Don’t Muddy the Waters: Stop Trampling on the Definition of 'Pasture'

Minnesota's state leaders have the power and responsibility to act in the best interest of all Minnesotans, as well as our water and land. We rely on our state to ensure we have safe water to drink, clean air to breathe, and healthy land to pass down to the next generation. But right now, Big Ag interests are working hard to write special laws for themselves at the expense of the rest of us.

I know that family livestock farmers like me respect the inherent value of our land. We want to leave our farms better than when we found them, and make sure all members in our communities have access to safe water, clean air, and healthy land. On my farm, I raise livestock on pasture and on feedlots. Because these systems differ, they have to be treated differently—our state does that.

On pasture, manure is held in place on the land and the vegetative cover works as a filter that can actually improve water quality. In feedlots, the ground has no living cover, livestock herds are held more densely, and manure is prone to run off if not managed well. Because of this, feedlots are appropriately regulated by the Minnesota Pollution Control Agency (MPCA) to protect our water quality.

I was involved when our state government created a definition for “pasture.” It was carefully crafted in a way that values our pastured livestock and our natural resources, keeping in sync with the science. As currently defined under Minnesota law, pasture is appropriately exempt from feedlot regulation by the MPCA.

But if a Big Ag-backed provision in the Senate’s proposed Agriculture Budget Bill and its proposed Agriculture Policy Bill goes through, certain feedlots will be able to qualify as pasture. Incredibly, this provision creates a new exemption for land without vegetation so that it can be considered "pasture." Pasture without plants growing on it? It simply doesn't make sense. This is especially problematic because the MPCA does not have regulatory authority over pastures, only feedlots. Land that is in essence a feedlot could be exempt from state laws that protect land, water, and rural communities.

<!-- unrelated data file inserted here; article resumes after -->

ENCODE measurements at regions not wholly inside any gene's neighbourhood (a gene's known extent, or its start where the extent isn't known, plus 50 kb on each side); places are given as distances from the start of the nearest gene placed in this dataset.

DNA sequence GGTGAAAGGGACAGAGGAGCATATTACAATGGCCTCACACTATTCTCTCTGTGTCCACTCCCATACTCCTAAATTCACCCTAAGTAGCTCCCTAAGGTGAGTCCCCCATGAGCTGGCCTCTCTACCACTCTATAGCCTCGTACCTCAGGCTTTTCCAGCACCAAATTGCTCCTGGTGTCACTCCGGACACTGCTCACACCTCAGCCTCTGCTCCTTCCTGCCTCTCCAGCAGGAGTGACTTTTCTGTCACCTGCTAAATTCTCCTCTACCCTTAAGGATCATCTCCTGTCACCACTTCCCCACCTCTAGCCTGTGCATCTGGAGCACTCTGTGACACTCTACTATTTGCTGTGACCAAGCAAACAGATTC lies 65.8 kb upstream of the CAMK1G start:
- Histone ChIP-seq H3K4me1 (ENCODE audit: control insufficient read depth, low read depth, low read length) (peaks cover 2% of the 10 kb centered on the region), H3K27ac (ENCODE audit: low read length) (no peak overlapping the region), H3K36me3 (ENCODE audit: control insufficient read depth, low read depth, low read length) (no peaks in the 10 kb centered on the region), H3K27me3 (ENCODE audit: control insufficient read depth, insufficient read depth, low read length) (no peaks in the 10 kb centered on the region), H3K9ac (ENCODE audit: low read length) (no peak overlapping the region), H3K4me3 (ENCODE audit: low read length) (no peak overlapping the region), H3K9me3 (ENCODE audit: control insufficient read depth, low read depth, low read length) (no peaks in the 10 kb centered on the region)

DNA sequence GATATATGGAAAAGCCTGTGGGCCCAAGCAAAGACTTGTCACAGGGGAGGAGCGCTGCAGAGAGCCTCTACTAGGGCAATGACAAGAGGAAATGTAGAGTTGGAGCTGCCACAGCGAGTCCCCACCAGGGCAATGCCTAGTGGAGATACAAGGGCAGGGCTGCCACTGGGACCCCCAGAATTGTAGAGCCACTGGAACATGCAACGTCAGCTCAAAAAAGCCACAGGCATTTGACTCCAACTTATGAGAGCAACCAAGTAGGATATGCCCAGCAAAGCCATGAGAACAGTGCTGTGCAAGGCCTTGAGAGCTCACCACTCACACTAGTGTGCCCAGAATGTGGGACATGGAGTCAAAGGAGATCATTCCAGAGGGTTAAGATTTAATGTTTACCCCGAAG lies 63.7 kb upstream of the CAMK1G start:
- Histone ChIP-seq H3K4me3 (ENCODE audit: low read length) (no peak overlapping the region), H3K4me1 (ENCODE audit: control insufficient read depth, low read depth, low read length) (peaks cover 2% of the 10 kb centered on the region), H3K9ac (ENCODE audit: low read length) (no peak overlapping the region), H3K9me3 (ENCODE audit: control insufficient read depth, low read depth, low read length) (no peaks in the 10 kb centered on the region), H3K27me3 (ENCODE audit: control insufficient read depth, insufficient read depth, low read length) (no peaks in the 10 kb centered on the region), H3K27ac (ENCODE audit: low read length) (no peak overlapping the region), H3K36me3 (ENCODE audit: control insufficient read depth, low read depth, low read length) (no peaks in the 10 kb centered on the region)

Although Big Ag is selling it as simply “consolidation of existing statute,” new language is introduced throughout the provision. In fact, this language, according to Senate rules, is under the jurisdiction of the Environment and Natural Resources committees, not the Agriculture committees. (This Land Stewardship Project letter to legislative leaders has details on the language.)

Simply put, this is bad legislating and is just a way of writing special rules for special interests and not following the rules of our legislative process, which puts our rural communities at risk. Our Legislature must hold itself to a higher standard.

The definition of pasture must be protected—our farms, communities, land, water, and air are at risk. Farmers like myself who have incorporated pasture into our farming operations are raising livestock on a whole set of diverse principles that include rotational grazing and managed livestock density that protect the pasture’s plant systems. Some of us have special markets because certain consumers highly value livestock not raised in confinement. Pastures are not feedlots and allowing that game to be played for a few special interests is wrong. Keeping our current law in place is the right thing to do.

As the 2019 session of the state Legislature heads into its final days, Minnesotans need to speak up and tell their legislators to oppose this provision. You can take action here.

Land Stewardship Project organizer Paul Sobocinski raises livestock in southwestern Minnesota's Redwood County.